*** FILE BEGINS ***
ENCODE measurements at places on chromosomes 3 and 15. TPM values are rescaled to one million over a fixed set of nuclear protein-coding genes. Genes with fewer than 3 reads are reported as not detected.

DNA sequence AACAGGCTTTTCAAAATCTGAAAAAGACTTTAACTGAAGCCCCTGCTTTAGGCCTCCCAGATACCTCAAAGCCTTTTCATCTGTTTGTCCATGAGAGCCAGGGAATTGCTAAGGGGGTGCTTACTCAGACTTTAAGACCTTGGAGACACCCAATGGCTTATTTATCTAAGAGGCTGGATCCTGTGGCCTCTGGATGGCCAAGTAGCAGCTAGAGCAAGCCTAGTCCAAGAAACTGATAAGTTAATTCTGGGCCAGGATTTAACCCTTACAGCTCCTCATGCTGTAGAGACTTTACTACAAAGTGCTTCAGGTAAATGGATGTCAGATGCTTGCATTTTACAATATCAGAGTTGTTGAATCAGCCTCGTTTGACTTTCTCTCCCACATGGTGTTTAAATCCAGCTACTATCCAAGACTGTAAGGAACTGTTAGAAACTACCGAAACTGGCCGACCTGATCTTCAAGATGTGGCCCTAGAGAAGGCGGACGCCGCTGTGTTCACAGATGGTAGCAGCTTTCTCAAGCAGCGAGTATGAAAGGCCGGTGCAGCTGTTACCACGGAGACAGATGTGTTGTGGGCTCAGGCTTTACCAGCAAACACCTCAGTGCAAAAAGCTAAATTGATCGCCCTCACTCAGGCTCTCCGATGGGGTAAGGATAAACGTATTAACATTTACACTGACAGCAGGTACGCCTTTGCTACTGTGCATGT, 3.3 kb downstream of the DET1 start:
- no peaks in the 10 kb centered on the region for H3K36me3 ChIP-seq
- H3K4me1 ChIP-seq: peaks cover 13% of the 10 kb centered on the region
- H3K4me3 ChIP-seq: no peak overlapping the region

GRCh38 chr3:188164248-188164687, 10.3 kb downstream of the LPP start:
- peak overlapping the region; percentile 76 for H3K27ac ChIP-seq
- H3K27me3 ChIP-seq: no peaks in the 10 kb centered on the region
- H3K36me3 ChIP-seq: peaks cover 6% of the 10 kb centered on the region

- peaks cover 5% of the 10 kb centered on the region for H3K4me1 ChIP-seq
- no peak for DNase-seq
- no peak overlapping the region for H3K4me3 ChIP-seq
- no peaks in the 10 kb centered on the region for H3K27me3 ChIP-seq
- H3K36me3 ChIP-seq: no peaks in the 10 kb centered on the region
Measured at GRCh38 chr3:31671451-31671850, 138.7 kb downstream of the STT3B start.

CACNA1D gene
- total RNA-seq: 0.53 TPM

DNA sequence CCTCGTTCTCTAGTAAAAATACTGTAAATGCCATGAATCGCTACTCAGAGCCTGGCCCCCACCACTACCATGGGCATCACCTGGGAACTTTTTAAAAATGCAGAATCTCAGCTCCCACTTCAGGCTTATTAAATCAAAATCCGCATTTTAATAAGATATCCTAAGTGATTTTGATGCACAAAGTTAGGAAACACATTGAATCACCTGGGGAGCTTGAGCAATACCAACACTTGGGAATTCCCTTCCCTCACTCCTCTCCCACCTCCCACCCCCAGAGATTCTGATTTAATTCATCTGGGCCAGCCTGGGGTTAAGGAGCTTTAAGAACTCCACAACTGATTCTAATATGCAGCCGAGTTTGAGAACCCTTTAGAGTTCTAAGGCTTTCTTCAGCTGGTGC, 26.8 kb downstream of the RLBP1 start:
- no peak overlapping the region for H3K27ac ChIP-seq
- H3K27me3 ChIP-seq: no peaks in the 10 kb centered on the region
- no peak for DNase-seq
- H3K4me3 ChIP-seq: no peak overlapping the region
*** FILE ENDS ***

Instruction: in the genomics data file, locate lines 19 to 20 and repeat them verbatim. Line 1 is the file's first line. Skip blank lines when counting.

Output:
- no peak overlapping the region for H3K27ac ChIP-seq
- H3K27me3 ChIP-seq: no peaks in the 10 kb centered on the region